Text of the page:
Last night, Mayor Bill de Blasio fired the latest salvo in the debate over homeless shelters in Queens. He shared the video below on Twitter, thanking the Children's Museum of Manhattan for welcoming children living in a controversial shelter: "Every child is a gift. Thank you @cmomnyc for making this a special day for some exceptional young New Yorkers."

The video shows a loud crowd of protesters outside the Bellerose Inn, which is renting 40 of its 43 rooms to the Department of Homeless Services for homeless families with children. A proposal which would create a 110-bed facility for homeless families with children over 18 at a Holiday Inn Express in Maspeth has been met with serious anger and threats of a lawsuit from the community, who blame de Blasio and Homeless Services Commissioner Steven Banks for allegedly endangering them. Protesters have even marched along Banks's street in Windsor Terrace, yelling, "Banks has gotta go!" and "Liar!"

The video of the children's museum trip explains, "When over 100 protesters descended on their temporary shelter, these homeless kids got a surprise field trip." Apparently, the protest was planned after a flyer, allegedly showing homeless children playing in a resident's driveway, was circulated: "When city officials caught wind of the plan, they called the Manhattan Children's Museum to arrange a visit."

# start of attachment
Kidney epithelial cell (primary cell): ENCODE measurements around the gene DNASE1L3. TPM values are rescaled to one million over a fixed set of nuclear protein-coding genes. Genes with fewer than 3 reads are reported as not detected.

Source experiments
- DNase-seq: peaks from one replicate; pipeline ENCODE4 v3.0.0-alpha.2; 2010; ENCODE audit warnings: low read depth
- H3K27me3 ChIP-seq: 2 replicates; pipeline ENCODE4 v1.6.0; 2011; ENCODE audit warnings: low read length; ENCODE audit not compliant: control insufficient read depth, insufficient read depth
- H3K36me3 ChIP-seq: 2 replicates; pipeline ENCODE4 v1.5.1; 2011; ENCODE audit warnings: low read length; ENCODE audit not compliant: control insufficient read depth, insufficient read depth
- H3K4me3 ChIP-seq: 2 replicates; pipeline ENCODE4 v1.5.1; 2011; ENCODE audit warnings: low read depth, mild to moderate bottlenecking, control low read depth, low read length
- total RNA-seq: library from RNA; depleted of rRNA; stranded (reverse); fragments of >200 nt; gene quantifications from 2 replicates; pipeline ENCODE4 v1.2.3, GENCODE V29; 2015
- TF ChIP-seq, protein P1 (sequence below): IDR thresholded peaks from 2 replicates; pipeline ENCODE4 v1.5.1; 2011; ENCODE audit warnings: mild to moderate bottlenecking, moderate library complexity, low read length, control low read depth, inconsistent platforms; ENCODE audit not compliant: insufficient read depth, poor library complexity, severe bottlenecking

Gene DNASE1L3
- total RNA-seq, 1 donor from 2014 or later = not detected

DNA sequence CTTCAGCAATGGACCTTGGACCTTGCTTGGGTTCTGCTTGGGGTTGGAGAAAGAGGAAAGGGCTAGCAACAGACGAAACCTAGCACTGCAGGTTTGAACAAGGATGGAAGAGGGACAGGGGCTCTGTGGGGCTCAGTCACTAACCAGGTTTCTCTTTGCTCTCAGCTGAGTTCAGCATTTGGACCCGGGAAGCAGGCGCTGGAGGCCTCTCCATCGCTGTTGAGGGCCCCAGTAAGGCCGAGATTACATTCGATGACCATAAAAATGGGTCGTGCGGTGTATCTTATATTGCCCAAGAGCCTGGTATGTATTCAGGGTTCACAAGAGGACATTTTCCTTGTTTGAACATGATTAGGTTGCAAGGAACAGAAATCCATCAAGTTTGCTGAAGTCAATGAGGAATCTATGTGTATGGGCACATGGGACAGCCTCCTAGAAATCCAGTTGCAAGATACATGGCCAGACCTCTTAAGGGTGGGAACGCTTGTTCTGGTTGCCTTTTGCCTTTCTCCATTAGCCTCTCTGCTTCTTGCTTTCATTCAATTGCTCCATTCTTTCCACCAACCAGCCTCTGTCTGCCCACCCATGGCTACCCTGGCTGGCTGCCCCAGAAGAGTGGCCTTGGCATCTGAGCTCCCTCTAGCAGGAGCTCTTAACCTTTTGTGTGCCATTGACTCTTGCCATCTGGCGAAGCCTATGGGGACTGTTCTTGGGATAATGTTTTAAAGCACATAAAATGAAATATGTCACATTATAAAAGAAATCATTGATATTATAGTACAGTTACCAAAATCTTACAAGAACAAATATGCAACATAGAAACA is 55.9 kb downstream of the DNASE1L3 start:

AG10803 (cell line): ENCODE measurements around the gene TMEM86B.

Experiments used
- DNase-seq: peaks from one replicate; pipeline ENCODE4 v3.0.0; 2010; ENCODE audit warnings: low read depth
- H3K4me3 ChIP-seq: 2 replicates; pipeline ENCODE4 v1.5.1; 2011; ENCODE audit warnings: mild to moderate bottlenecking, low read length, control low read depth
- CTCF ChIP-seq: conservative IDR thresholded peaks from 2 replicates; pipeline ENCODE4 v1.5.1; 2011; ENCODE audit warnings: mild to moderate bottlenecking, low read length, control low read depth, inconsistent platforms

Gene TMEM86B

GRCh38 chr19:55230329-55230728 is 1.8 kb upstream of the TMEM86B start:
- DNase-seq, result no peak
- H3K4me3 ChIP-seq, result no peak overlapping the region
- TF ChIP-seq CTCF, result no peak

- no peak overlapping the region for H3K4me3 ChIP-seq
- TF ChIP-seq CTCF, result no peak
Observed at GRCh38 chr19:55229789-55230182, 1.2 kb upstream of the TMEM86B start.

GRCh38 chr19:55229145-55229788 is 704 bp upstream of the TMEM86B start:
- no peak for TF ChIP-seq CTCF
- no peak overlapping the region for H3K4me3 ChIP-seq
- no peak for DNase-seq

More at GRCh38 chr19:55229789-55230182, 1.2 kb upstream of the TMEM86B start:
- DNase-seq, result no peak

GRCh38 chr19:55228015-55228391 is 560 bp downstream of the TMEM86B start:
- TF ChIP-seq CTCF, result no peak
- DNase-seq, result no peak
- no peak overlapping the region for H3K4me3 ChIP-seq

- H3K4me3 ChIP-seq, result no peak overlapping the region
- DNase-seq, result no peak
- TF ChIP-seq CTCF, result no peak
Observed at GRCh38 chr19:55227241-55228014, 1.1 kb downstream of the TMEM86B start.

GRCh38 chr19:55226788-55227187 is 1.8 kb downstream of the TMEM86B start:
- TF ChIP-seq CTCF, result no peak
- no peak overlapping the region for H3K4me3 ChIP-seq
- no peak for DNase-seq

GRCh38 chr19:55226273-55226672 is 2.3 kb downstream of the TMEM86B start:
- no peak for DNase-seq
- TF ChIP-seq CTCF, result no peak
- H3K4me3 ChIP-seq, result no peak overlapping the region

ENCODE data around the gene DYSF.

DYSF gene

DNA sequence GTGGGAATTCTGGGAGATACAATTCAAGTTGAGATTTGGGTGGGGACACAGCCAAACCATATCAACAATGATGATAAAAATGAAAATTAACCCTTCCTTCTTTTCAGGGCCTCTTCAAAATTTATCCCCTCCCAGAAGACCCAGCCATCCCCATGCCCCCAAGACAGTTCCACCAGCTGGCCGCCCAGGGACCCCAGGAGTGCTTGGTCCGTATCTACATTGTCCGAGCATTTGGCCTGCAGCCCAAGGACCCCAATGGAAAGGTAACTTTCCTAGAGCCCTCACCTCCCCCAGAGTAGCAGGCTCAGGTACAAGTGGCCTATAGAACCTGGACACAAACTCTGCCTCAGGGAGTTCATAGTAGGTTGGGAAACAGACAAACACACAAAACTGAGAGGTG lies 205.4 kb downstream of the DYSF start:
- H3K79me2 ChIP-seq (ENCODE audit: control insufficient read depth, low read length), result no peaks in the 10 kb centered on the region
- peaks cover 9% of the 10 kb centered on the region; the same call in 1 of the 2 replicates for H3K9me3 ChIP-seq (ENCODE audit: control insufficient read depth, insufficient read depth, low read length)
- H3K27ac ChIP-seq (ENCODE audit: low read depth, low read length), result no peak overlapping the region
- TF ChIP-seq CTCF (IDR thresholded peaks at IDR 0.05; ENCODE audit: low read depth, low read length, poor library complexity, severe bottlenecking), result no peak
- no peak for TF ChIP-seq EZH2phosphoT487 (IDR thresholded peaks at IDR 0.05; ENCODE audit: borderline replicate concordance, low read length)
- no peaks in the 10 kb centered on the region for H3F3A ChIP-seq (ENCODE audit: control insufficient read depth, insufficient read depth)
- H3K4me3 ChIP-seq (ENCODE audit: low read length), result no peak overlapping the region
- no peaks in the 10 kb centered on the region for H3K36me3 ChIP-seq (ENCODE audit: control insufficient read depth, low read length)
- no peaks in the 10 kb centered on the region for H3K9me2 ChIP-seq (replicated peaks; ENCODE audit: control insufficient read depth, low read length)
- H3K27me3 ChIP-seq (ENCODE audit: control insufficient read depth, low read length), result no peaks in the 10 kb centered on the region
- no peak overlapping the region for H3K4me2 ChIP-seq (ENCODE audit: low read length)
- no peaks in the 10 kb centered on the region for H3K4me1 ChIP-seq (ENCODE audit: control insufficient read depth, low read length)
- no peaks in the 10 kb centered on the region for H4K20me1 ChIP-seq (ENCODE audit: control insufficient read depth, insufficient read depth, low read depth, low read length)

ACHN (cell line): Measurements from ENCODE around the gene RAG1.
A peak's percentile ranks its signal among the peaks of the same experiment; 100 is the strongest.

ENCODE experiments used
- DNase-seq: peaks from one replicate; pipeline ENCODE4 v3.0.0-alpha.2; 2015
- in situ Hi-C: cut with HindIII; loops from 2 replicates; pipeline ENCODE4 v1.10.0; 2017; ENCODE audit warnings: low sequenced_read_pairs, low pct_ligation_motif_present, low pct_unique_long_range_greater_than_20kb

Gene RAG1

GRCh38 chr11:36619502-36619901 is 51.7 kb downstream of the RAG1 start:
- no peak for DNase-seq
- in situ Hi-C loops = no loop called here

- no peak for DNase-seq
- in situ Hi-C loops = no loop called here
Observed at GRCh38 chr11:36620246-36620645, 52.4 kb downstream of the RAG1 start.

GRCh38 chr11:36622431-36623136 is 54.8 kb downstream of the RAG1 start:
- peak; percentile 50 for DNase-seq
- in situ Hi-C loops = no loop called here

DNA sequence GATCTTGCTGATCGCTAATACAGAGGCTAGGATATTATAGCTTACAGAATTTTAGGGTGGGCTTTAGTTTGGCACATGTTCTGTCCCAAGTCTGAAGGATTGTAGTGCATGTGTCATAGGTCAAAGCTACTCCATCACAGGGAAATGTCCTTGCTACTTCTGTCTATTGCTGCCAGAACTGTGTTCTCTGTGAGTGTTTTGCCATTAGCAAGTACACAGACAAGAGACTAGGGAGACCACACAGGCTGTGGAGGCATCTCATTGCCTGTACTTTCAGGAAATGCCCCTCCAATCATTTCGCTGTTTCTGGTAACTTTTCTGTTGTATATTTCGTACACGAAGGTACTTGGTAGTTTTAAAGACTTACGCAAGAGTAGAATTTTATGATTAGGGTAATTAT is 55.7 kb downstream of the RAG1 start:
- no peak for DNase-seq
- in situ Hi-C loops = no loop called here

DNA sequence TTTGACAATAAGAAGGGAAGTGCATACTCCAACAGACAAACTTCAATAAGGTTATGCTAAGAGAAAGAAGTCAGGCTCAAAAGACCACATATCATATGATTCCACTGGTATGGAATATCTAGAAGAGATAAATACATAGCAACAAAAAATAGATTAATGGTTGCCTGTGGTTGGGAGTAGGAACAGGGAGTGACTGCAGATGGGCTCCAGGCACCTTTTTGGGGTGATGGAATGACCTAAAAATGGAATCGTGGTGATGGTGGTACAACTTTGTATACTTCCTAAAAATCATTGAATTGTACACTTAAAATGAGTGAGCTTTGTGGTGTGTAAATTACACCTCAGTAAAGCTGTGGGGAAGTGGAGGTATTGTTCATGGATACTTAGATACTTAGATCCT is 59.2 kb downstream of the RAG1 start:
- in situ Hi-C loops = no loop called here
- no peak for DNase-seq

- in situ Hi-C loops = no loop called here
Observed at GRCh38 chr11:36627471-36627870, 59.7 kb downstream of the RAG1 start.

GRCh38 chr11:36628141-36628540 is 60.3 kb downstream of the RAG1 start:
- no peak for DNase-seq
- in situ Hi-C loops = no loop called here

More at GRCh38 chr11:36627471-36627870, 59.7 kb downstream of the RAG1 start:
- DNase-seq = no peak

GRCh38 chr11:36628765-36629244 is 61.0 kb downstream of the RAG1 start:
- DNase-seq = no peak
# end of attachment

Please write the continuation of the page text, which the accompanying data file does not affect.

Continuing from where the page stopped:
Banks says in the video, "How do you explain to children why angry adults are out in front of the place they're living, and want to throw them into the streets? So today we thought we'd take the children and their families some place nice where they can actually experience a helping hand from adults rather than the back of the hand."

(Scott Lynch / Gothamist)

Protesters also marched to the home of Harshad Patel, the owner of the two hotels. State Senator Tony Avella, who represents the district, has asked U.S. Attorney Preet Bharara's office to investigate, finding it suspicious Patel is doing business with the city after Patel "openly admitted to paying a former state elected official more than $20,000 to get that official to effect a zoning change in his favor" in 2011.

Plans for the Holiday Inn Express shelter in Maspeth have been delayed. Robert Holden, of the Juniper Park Civic Association, told NY1, "This is not a racial issue because the homeless comes in all different colors and ethnicities. We will accept a small facility; we will accept one and two family homes, affordable houses."

The NYC Mayor's office retweeted City Council Member Brad Lander this morning:

Native New Yorker Jake Dobkin recommends that NIMBYs paranoid about the homeless rethink their angst: "Rather than pointing at the poor shelter residents, who are mainly the victims of bad luck and stratospherically-priced housing, you'd be better off directing your anger at the people who really have power in our city's real estate market: the rich developers and the politicians whom they control."